• Heather Deecken, LCSW

Managing PTSD Triggers



Have you ever experienced a sudden onset of anxiety or a feeling that something just isn’t right? Or maybe you have felt a sudden pit in your stomach, not knowing what caused it.


It can be overwhelming when our past is triggered and our body and brain react throughout day-to-day activities. Triggers of our past experiences and/or post-traumatic stress disorder (PTSD) symptoms can really impact our daily functioning and stop us from enjoying things we used to find fulfillment in.


Here are a few suggestions on how to manage these triggers when they do arise:


Identify What Your Triggers Are:


Oftentimes, triggers can feel overwhelming because we don’t have the insight to know what actually caused us to get triggered. The thoughts, feelings, and body sensations can arise suddenly and with no warning.


Next time you find yourself getting triggered, analyze the current situation you are in. Take a look at your environment. Was it a physical place, a sound, a smell, a conversation that could have resembled your past trauma? Were you experiencing certain thoughts, emotions, or body sensations? When you know what your triggers are, you are able to better prepare for them.


Identify What Triggers You Can Avoid:


Once you identify what your triggers are, take a look at which you can avoid. For example, if you know that a certain road or alley way triggers your PTSD, consider taking a different route. Of course, we can’t avoid all triggers so it can be helpful to have a safety plan for the ones you can’t avoid. A safety plan can entail coping skills you can utilize and people you can call.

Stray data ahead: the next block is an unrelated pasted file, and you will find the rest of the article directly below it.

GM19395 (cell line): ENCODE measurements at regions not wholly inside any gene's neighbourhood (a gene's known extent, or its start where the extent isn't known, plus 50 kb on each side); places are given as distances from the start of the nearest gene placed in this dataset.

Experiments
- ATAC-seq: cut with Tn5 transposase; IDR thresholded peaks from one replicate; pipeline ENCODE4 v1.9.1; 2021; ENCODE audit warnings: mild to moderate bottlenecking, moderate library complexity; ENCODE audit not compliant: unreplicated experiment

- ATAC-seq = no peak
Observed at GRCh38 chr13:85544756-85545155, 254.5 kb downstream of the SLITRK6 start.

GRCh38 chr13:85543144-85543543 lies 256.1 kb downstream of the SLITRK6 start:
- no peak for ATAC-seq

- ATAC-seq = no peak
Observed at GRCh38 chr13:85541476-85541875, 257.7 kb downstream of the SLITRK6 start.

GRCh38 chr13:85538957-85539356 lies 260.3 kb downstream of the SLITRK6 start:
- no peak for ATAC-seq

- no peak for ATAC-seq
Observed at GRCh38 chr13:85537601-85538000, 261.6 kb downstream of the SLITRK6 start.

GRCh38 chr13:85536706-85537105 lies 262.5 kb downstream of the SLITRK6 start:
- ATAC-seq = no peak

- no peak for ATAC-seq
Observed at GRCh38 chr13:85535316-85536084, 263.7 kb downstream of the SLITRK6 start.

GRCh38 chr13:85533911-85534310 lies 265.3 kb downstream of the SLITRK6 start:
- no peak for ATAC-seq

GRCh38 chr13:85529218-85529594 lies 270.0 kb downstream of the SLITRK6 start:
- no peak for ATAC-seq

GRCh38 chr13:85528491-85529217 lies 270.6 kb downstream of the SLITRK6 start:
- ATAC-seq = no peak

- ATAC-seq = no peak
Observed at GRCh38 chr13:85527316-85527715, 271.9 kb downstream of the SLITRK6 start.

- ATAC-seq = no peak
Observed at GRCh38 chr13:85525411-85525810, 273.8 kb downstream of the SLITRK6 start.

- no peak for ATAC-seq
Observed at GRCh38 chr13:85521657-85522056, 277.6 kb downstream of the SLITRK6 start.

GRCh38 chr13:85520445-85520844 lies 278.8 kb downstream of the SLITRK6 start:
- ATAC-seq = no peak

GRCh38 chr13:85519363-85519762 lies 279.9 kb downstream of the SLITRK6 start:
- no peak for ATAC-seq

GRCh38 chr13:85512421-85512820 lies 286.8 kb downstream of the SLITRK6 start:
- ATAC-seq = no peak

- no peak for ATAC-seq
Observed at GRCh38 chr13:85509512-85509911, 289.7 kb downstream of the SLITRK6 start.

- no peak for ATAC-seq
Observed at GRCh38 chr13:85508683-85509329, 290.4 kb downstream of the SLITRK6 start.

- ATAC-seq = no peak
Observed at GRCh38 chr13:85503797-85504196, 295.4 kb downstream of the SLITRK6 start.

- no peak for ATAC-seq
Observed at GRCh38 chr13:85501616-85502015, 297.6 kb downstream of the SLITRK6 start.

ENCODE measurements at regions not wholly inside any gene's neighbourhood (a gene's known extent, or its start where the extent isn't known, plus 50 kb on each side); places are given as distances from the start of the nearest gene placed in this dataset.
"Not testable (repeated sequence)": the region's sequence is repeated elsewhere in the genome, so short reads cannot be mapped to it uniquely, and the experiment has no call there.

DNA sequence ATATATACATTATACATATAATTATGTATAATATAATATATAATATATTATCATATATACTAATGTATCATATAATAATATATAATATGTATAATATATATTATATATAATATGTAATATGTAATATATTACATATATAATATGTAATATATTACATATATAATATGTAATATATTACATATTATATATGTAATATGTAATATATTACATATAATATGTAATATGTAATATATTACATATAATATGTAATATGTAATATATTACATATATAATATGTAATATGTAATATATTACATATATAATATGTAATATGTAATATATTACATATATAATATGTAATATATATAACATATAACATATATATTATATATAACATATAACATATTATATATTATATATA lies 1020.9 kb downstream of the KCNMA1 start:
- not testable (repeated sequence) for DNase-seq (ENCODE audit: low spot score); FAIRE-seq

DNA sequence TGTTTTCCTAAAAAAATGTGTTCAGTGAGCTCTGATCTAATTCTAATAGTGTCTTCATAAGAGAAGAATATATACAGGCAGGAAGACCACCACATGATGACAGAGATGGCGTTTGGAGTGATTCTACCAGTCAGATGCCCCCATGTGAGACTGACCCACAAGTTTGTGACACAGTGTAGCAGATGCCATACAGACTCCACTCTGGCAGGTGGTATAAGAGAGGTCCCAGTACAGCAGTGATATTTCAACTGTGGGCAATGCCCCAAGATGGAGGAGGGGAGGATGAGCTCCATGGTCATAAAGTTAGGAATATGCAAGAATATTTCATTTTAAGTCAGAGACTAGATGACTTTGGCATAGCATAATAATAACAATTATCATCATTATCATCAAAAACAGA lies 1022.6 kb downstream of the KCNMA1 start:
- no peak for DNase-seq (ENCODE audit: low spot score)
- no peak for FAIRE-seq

Deep Breathing:


Deep breathing allows you to calm your nervous system when experiencing a trigger. This can help decrease the body sensations you may be experiencing, as well as the anxiety that accompanies a trigger. While deep breathing, focus on each breath going in through your nose and out through your mouth. Be mindful and notice your chest and stomach expanding and contracting with each breath.


Focus On The Five Senses:


Another mindfulness technique is to focus on your five senses: see, hear, feel, smell, taste. Identify things you can visually see, sounds you can hear, items you can physically touch, identify what scents you can smell, and lastly anything that you can taste. Completing this technique can help ground you back to the present moment.


Seek Out Therapy:

Along with these suggestions, it may be helpful to seek out therapy. Eye Movement Desensitization and Reprocessing therapy, or EMDR therapy, is especially beneficial for those who have experienced trauma. EMDR therapy has been found effective in decreasing PTSD symptoms and the body’s physical and mental reaction to triggers. Whether it is individual or EMDR therapy, just know you do not have to face these challenges alone. There are resources and tools you can utilize to bring enjoyment back into your life.


If you or anyone you know has experienced trauma and feel you/they may benefit from EMDR therapy, please contact me today for a free 15-minute consultation at 954-391-5305.



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